Why I wrote Kelilah

Read time: 2 minutes

Many readers ask why I wrote Kelilah. Here are three reasons.

The first is my fascination with Mossad. The mysterious continues to intrigue. The invincible too. Israel fought three defensive wars and won all three, in part because of important work by Mossad.

Second, I am very interested in Israel and its history. I visited the country five years ago and it left a beautiful and lasting memory.

Finally, and that is also stated in the afterword of Kelilah: deadly embrace, the history of Israel is also the history of the Mossad, as said by Ronan Bergman in his book on Mossad Rise and Kill First. It is a story about stopping fleeing and starting to fight back, about the eternal war against injustice and the protection of life. 

One of the biggest problems is that this history is still not properly taught in European countries.

Decades of negative news, in which the Palestinian-Israeli conflict in my opinion was falsely portrayed as the giant (Israel) versus the dwarf (The Palestinians), determined the often negative perception of this beautiful country. European intellectuals are still debating Israel's right to exist, but they keep forgetting one thing. They forget the fact that after the First World War, and thus after the implosion of the Ottoman Empire, the various Arab peoples eventually gained twenty states and the Jews only that one, tiny, bone-dry strip of land on the Mediterranean. While the English, who emerged victorious from the battle with the Ottomans, promised the Jews a much larger land (including present-day Jordan).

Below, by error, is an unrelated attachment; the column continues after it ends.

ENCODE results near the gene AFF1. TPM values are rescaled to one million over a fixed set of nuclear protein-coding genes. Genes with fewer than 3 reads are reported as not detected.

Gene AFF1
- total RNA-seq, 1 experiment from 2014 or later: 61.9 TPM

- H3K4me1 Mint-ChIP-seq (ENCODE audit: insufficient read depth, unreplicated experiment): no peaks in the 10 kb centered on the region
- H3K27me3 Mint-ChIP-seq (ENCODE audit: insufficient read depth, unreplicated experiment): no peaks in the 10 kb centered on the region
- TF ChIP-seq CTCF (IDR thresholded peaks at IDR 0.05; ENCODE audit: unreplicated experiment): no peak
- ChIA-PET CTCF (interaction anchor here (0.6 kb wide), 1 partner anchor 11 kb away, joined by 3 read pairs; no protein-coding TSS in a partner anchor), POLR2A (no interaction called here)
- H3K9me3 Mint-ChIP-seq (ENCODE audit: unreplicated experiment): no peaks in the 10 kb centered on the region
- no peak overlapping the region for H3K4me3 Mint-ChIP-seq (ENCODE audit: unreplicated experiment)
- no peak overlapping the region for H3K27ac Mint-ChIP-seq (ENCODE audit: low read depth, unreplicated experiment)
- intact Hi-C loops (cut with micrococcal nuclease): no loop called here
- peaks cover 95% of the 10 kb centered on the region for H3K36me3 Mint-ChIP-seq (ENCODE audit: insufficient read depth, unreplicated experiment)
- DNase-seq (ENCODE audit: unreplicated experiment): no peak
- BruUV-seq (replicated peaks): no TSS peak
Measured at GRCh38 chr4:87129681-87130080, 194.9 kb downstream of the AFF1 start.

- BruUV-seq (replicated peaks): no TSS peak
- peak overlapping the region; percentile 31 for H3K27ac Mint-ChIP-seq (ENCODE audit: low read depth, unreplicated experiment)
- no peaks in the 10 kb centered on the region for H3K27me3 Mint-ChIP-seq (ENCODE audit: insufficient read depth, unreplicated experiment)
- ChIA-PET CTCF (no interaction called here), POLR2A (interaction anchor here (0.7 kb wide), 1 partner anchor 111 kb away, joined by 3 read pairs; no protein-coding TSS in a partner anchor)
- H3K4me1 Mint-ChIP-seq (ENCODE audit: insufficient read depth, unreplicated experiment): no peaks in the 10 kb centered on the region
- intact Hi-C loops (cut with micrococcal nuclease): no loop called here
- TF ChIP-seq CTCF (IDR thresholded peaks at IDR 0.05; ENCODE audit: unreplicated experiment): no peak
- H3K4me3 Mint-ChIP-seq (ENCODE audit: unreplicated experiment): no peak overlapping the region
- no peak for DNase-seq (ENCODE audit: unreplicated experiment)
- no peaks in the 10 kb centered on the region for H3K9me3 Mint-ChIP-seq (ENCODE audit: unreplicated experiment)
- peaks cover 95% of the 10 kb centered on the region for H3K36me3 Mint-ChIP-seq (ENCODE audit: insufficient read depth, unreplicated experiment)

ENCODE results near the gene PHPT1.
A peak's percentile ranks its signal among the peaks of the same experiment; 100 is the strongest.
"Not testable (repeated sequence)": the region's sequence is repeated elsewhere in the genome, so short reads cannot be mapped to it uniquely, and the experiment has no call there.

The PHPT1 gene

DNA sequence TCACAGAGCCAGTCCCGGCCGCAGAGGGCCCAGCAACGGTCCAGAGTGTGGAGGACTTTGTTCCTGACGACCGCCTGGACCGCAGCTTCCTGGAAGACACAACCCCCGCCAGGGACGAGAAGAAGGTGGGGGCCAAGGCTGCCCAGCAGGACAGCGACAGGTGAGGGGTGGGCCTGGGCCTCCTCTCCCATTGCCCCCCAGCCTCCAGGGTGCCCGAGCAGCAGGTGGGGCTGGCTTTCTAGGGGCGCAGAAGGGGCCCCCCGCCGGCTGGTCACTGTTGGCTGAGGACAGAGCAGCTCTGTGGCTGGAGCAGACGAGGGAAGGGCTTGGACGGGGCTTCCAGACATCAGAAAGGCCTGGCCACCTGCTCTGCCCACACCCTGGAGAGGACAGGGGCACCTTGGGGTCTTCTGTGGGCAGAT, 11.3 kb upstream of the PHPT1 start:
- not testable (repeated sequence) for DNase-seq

Jeruzalem steeg
An alley in Jerusalem

So the Arabs could not and still cannot complain about what they got after the Ottoman Empire imploded.

How wonderful it is that to this day Israel is still the only democratic country in the Middle East, where the civil rights of Jews, Arabs, Druze, Armenians and Bedouins are protected and also feel like an inhabitant of Israel, where women and men are completely equal and where freedom of expression and freedom of religion go hand in hand? Many Arab and even Western European countries could learn something from this.

At first sight, the new diplomatic relations with a number of Arab countries, made under the Trump administration, looked very promising. Under the new Biden administration, things seem to turn in a negative direction. Only recently, Saudi Arabia announced to seek good relations with Iran, as they see the United States turning their strategy toward Israel's number one enemy.

As long as Iran continues to threaten Israel with nuclear armageddon and as long as many terrorist groups like Hamas, Hezbollah and the Muslim Brotherhood continue to call for violence against Jews and Israel, Mossad will remain vigilant to prevent future wars.

One Comment

  1. Wat leuk dat er eindelijk iemand een thriller schrijft over de Mossad. Gedurft! Ik moet zeggen dat ik het helemaal met je eens ben. Er komt geen vrede zolang de Arabieren en Iran blijven oproepen tot geweld. Ik ga je boek bestellen.

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